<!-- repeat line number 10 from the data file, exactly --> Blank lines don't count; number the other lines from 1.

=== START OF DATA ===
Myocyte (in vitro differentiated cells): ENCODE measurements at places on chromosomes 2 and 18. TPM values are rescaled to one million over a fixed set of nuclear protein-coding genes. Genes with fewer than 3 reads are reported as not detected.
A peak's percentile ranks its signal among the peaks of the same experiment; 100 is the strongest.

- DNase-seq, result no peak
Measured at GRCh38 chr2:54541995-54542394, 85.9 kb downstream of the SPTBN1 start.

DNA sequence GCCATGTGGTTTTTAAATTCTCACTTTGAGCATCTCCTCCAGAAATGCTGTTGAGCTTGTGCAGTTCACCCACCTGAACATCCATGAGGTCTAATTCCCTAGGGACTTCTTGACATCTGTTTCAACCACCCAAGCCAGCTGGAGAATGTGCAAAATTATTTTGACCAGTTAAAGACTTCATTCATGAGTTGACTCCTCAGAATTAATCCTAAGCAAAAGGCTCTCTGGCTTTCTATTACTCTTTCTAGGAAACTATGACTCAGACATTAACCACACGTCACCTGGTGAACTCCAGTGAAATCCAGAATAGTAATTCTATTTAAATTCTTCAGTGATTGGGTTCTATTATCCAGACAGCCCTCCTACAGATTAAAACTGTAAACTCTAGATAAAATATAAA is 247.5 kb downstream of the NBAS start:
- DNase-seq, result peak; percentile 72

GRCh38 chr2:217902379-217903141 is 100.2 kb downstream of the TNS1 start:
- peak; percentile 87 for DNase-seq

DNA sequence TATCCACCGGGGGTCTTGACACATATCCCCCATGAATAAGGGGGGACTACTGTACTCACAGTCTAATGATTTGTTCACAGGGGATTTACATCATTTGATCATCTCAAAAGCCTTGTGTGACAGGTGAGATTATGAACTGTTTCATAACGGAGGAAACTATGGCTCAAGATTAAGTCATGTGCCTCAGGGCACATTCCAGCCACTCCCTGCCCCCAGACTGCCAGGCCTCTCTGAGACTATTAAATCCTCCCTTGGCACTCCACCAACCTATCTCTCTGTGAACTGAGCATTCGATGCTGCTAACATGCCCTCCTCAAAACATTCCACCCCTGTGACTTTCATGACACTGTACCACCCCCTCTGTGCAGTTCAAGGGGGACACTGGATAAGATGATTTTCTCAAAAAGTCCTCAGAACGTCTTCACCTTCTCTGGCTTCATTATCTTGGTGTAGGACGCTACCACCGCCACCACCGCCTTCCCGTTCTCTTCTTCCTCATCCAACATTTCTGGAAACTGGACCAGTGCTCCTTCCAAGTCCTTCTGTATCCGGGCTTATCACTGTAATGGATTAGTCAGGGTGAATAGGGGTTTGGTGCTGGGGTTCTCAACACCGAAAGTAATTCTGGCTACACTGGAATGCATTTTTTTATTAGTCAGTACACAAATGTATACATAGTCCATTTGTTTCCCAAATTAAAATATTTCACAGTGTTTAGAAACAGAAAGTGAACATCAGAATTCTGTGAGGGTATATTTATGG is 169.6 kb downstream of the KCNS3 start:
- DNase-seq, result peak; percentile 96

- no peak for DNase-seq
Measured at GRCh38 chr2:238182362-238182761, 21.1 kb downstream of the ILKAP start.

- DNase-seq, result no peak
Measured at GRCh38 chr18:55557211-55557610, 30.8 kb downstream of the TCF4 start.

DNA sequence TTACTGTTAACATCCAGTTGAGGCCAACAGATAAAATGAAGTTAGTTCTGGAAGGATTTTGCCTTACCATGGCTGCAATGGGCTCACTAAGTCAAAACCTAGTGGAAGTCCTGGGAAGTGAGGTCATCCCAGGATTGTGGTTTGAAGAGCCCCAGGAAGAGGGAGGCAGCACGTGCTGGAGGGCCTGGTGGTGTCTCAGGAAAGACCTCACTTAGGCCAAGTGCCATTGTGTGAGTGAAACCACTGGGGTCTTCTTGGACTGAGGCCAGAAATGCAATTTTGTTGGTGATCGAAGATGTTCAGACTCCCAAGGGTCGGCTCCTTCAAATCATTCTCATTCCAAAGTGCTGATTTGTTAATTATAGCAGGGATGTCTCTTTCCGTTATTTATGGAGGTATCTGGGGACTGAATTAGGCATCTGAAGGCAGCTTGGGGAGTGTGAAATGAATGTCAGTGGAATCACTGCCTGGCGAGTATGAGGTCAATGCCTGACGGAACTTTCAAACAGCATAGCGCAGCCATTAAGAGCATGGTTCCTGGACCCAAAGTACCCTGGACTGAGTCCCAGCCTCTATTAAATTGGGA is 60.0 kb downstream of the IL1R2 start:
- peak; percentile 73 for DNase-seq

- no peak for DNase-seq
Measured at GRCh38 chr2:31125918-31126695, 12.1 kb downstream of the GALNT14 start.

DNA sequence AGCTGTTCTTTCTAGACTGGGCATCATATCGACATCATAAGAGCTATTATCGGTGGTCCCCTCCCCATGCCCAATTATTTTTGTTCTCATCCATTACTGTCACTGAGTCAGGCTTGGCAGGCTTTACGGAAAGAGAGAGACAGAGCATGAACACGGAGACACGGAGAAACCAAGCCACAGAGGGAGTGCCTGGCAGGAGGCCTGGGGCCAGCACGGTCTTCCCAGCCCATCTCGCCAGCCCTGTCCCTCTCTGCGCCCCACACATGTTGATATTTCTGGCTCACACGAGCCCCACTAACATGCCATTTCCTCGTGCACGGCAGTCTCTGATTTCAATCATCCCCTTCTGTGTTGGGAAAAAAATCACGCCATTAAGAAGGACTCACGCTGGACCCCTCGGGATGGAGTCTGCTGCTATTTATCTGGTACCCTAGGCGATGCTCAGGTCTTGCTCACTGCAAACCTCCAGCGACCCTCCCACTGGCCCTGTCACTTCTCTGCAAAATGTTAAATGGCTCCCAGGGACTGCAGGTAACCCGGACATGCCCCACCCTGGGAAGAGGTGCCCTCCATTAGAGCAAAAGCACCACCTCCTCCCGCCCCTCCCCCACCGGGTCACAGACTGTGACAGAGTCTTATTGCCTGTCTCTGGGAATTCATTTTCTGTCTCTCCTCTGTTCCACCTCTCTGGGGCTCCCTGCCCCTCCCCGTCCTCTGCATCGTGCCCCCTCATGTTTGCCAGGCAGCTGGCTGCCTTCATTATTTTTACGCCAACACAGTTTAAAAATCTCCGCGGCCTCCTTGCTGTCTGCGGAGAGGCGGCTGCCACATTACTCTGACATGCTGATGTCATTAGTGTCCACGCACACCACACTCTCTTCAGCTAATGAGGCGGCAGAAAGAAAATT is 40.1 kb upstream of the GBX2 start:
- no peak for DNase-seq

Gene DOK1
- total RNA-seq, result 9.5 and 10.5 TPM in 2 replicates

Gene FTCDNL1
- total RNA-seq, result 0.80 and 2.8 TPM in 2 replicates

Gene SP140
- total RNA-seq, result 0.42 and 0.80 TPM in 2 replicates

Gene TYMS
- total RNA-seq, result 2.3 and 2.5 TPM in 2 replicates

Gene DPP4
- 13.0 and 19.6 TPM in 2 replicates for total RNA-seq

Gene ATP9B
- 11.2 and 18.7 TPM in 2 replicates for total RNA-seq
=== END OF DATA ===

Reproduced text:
- DNase-seq, result peak; percentile 96